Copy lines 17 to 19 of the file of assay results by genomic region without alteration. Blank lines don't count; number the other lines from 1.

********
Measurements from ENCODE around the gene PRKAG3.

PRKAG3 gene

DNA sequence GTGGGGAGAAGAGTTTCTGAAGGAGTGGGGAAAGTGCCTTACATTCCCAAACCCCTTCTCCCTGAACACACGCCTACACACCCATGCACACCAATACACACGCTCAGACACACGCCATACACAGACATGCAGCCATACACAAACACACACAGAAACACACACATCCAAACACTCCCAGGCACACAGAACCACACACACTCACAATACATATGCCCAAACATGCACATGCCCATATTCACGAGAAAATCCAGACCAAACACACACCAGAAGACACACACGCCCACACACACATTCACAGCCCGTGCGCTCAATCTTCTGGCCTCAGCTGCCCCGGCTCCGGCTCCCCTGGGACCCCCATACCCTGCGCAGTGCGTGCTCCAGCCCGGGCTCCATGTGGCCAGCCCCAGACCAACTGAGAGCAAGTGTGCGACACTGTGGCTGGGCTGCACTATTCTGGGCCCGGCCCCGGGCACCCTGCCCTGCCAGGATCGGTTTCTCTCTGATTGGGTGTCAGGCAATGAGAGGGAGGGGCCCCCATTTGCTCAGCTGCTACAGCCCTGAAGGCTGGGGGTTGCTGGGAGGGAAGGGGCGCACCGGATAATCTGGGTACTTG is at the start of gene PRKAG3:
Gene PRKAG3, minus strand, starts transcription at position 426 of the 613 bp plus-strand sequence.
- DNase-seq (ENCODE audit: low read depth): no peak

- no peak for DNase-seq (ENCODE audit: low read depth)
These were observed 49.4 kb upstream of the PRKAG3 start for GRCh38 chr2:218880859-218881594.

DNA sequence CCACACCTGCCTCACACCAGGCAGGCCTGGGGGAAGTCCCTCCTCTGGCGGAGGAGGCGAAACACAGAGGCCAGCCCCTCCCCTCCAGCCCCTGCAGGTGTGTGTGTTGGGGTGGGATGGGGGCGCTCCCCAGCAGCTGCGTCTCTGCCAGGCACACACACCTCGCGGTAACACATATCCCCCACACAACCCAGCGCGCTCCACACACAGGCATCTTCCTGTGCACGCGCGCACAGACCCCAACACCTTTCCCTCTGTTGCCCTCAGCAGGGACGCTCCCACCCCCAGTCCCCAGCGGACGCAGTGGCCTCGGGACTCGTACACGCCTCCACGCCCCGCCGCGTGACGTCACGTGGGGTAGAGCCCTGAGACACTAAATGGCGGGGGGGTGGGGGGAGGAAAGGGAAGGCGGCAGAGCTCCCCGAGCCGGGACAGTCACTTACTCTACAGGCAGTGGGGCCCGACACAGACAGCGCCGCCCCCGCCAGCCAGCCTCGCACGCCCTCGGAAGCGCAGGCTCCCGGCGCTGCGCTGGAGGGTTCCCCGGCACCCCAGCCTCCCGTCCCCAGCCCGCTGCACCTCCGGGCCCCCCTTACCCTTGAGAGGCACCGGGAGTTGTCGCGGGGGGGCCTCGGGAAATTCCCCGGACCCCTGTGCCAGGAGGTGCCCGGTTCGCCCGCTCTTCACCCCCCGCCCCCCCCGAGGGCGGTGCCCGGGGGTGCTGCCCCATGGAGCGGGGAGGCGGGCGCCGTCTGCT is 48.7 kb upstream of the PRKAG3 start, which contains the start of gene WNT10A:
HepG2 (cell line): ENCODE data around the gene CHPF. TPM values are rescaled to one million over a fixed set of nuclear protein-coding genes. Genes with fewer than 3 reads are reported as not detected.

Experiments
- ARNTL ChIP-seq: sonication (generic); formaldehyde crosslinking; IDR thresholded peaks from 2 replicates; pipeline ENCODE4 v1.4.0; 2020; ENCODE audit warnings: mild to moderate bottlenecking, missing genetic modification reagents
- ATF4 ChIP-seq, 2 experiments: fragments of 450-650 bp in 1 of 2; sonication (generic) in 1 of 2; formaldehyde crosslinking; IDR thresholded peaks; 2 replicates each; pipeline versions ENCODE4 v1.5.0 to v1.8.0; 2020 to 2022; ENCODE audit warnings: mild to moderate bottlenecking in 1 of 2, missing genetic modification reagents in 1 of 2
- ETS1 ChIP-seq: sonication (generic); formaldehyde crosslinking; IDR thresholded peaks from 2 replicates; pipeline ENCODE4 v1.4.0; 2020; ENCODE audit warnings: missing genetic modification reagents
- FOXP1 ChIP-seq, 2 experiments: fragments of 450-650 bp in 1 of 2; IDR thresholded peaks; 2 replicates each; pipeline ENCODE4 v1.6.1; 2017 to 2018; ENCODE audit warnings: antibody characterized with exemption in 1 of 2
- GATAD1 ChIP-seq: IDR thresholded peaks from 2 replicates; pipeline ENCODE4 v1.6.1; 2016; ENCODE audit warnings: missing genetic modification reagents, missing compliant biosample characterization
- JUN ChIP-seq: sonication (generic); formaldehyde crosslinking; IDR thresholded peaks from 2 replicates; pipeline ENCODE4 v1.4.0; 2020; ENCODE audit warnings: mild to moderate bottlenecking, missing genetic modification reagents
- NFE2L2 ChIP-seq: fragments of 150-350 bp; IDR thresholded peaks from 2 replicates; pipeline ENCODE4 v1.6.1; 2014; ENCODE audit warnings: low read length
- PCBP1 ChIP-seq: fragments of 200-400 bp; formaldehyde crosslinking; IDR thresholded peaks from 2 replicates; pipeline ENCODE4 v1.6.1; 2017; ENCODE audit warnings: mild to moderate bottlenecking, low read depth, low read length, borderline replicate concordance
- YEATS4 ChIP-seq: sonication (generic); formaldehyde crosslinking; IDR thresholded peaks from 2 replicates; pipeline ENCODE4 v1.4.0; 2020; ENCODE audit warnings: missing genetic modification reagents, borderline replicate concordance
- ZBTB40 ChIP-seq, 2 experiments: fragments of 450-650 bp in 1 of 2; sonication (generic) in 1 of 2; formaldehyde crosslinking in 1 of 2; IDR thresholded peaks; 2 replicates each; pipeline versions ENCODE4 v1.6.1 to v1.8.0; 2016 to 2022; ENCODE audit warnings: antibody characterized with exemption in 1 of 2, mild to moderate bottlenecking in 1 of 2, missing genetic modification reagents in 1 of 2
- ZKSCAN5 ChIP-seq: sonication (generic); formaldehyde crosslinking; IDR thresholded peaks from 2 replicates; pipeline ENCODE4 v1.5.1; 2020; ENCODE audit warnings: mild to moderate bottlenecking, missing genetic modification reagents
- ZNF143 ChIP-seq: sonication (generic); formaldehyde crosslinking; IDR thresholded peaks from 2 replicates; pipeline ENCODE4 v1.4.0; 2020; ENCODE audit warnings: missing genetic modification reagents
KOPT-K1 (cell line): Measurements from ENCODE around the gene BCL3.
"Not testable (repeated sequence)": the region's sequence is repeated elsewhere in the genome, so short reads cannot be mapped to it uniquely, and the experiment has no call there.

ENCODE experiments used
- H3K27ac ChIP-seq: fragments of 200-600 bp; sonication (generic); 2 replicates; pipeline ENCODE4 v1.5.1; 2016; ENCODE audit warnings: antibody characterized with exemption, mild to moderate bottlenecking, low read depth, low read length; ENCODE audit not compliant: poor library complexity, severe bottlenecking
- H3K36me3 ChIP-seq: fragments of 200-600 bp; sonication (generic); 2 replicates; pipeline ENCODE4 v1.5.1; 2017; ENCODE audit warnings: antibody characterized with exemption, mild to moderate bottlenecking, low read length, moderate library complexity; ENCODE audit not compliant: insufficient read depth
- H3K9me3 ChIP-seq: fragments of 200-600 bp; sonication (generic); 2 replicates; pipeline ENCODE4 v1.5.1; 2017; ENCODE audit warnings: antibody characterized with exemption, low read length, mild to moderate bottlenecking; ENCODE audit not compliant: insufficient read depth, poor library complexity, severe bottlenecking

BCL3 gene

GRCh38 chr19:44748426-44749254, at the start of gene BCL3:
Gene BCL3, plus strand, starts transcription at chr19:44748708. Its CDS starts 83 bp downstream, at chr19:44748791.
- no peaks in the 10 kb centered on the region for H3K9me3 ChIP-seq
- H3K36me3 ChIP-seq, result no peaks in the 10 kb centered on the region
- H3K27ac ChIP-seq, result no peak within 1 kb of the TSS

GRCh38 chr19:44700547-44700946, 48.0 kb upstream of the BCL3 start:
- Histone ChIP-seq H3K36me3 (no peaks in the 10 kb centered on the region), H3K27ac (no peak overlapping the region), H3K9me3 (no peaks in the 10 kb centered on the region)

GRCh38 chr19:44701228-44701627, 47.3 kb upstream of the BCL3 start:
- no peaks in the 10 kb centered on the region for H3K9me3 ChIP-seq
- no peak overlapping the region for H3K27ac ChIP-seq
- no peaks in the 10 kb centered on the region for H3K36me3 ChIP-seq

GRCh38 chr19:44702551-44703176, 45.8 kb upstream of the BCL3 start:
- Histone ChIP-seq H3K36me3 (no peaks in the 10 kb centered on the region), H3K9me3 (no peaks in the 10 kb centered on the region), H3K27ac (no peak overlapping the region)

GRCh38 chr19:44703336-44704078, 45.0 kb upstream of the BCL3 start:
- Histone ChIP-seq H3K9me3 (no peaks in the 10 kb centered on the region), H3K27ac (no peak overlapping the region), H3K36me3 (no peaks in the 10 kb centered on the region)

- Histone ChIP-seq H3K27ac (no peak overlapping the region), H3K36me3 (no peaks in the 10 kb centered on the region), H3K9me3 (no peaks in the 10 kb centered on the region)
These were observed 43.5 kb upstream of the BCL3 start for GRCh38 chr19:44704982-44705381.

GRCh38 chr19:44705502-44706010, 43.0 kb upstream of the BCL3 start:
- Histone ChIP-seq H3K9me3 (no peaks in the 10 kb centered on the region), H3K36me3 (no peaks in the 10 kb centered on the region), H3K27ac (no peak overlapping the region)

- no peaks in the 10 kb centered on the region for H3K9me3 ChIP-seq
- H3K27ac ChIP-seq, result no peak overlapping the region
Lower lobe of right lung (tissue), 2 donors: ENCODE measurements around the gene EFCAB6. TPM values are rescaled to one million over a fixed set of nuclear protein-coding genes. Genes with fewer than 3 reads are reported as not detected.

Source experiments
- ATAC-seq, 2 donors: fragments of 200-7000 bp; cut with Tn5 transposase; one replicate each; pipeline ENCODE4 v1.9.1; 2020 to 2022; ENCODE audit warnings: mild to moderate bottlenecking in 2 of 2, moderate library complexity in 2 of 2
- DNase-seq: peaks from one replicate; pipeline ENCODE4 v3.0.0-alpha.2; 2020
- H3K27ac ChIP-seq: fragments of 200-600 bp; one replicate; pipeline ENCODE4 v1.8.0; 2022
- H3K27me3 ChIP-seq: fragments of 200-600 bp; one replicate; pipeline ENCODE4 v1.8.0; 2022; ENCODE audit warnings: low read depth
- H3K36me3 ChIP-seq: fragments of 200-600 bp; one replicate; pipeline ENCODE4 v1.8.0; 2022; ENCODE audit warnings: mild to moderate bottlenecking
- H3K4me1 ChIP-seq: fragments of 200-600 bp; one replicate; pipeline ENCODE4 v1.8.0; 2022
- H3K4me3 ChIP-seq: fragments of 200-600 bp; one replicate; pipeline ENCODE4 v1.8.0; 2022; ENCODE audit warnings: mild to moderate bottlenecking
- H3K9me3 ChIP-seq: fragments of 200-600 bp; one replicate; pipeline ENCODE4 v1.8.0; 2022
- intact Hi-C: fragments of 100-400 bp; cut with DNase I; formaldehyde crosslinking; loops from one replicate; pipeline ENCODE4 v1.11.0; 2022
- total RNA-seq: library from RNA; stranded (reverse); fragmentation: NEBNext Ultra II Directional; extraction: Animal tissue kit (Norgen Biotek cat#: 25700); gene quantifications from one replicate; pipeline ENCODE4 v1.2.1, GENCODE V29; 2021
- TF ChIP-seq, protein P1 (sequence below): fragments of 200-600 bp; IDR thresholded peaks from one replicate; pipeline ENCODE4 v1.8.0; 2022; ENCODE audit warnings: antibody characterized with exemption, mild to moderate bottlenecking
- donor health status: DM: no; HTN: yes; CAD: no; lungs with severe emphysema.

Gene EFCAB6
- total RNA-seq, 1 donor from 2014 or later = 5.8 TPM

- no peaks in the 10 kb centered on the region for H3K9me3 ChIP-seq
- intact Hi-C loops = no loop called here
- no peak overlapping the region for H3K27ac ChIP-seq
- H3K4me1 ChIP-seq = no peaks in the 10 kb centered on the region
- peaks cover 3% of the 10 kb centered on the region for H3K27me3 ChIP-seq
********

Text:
- NFE2L2 ChIP-seq: fragments of 150-350 bp; IDR thresholded peaks from 2 replicates; pipeline ENCODE4 v1.6.1; 2014; ENCODE audit warnings: low read length
- PCBP1 ChIP-seq: fragments of 200-400 bp; formaldehyde crosslinking; IDR thresholded peaks from 2 replicates; pipeline ENCODE4 v1.6.1; 2017; ENCODE audit warnings: mild to moderate bottlenecking, low read depth, low read length, borderline replicate concordance
- YEATS4 ChIP-seq: sonication (generic); formaldehyde crosslinking; IDR thresholded peaks from 2 replicates; pipeline ENCODE4 v1.4.0; 2020; ENCODE audit warnings: missing genetic modification reagents, borderline replicate concordance